From: Gordon D Ellis email@example.com
Sent: Friday, October 26, 2001 12:11 PM
Subject: Velvet Drive In-line Transmission
Gary, I again am in need of help/Information. I have a '77 Islander 36 with a Perkins 4.108 with a In-Line Velvet Drive Transmission . My question is ...If the transmission needs to be rebuilt does the engine need to be pulled in order to remove it.
Any advice is welcome!!!!
Thanks, Gordon, S/Y Day Star
From: Bruce Hallberg firstname.lastname@example.org
Sent: Monday, December 03, 2001 2:41 PM
Subject: Re: Velvet Drive In-line Transmission
After having an engine replaced many years ago, please do not fear the prospects. It only took about an hour to disconnect the wires and fuel lines and then the engine with trany attached are lifted up through the companionway....easy.
If you are in need of a replacement transmission. I have one. A friend gave it to me when he re-powered his Westsail 32 with a Perkins 4-108. He had the room to put a gear reducer and got a transmission with the reducer already on. As far as I know it should work just fine.
From: Sorensen, John D. email@example.com
Sent: Monday, December 03, 2001 12:53 PM
Subject: Engine Removal
I don't know about that engine and transmission combination, but we pulled the Yanmar 3GM30 and transmission out of my 1972 Islander in under 30 minutes. We raised it with the main halyard run through a block on a line from the end of the boom to adjust it forward and backward. Then just swung the boom over the dock and dropped it right onto a two wheeled dolly. It was definitely one of the easiest jobs I've ever done on my boat.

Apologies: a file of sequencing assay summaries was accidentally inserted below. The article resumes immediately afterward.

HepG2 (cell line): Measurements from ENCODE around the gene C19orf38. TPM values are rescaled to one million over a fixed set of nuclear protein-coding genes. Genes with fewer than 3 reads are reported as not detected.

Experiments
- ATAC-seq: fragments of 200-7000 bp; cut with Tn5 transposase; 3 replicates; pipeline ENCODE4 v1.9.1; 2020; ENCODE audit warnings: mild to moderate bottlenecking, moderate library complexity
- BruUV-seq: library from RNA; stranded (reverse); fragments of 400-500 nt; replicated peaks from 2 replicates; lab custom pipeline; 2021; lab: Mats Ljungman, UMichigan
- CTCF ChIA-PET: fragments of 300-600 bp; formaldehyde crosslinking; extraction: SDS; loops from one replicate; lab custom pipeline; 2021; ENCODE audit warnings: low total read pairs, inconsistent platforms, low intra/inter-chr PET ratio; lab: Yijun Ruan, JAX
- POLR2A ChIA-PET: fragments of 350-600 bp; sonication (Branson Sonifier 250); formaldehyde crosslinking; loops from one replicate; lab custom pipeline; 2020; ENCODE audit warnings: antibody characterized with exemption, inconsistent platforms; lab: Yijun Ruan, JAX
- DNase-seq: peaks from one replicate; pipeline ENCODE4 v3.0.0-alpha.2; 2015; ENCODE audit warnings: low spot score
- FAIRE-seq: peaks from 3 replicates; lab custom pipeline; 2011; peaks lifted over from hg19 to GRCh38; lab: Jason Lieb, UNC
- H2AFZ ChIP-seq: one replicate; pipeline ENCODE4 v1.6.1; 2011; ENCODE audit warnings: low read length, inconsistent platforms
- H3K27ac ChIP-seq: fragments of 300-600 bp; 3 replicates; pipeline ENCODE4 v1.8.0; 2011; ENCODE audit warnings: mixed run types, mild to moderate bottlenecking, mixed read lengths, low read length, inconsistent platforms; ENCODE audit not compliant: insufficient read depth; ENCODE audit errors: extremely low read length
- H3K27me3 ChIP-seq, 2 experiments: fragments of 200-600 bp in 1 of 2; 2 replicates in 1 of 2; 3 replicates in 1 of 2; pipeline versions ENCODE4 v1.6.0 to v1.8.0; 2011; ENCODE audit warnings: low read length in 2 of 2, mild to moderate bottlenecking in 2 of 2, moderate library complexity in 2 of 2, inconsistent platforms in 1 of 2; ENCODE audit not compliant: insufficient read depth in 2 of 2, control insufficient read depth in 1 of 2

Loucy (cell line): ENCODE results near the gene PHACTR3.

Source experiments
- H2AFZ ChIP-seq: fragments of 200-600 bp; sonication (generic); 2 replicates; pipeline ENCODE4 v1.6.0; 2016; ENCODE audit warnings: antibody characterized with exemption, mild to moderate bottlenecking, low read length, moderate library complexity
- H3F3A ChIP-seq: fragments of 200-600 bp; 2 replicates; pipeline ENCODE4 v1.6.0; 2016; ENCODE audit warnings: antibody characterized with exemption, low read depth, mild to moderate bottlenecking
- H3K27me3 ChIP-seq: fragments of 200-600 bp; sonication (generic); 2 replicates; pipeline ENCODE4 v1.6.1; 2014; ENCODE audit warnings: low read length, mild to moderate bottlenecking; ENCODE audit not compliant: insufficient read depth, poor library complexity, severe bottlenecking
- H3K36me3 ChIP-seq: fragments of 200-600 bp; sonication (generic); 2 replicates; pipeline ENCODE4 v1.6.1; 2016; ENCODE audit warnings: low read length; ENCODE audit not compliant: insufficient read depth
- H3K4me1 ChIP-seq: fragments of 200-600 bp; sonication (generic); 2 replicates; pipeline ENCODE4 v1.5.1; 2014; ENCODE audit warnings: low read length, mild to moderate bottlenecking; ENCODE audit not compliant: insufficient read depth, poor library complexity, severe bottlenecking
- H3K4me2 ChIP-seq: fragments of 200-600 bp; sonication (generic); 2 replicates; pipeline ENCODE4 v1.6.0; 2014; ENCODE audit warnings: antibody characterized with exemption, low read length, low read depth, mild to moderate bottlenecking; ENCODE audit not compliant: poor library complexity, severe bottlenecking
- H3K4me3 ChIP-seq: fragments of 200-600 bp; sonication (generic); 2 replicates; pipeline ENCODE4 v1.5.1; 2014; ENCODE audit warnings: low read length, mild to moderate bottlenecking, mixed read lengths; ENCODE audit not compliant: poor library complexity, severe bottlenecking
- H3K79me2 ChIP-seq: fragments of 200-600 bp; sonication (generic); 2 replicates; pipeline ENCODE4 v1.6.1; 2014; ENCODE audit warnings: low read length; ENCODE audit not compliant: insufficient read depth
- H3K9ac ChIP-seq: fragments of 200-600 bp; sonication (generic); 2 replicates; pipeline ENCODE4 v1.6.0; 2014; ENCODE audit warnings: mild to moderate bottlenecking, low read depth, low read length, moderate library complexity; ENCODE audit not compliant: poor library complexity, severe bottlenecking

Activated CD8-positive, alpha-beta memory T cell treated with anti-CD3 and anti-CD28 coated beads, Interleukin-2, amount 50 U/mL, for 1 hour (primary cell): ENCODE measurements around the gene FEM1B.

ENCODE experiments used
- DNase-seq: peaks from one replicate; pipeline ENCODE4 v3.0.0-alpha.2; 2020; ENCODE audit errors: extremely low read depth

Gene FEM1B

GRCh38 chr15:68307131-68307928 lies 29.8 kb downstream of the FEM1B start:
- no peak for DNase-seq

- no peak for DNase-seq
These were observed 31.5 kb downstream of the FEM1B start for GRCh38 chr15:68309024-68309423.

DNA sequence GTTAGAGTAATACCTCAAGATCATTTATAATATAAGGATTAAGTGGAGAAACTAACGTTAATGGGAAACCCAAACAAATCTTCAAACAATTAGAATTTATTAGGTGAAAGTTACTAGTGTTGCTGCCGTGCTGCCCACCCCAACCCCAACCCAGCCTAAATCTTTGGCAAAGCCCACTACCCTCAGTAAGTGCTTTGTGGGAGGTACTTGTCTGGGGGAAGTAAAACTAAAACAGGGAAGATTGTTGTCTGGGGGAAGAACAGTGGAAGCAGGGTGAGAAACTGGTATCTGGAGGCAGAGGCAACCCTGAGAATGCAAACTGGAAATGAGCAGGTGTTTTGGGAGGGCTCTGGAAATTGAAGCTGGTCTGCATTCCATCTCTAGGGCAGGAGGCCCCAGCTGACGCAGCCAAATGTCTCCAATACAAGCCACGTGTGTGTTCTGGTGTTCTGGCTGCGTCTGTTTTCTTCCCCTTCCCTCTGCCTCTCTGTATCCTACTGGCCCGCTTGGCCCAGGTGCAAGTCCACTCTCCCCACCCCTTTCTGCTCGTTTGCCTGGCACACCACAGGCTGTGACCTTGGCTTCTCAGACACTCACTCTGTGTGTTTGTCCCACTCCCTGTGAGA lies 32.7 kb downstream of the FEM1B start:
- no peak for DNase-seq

If any one has any questions, feel free to call or e-mail me.
913-649-0600 ext 280
Sent:Tuesday, December 04, 2001 3:53 PM
I have the same set up on my I-36... and had a conversation with a boat mechanic recently on the same subject.
He indicated that the engine does not need to be removed. My understanding was that you can disconnect the transmission from the prop shaft, remove the Lag bolts that secure the engine mounts to the engine bed , and slide the engine (mounts and all ) forward far enough to remove the transmission.
I have looked the installation over and it seems this can be done, however, I haven't actually had to do it yet. It will be a little cramped getting to the transmission but what isn't cramped on this installation!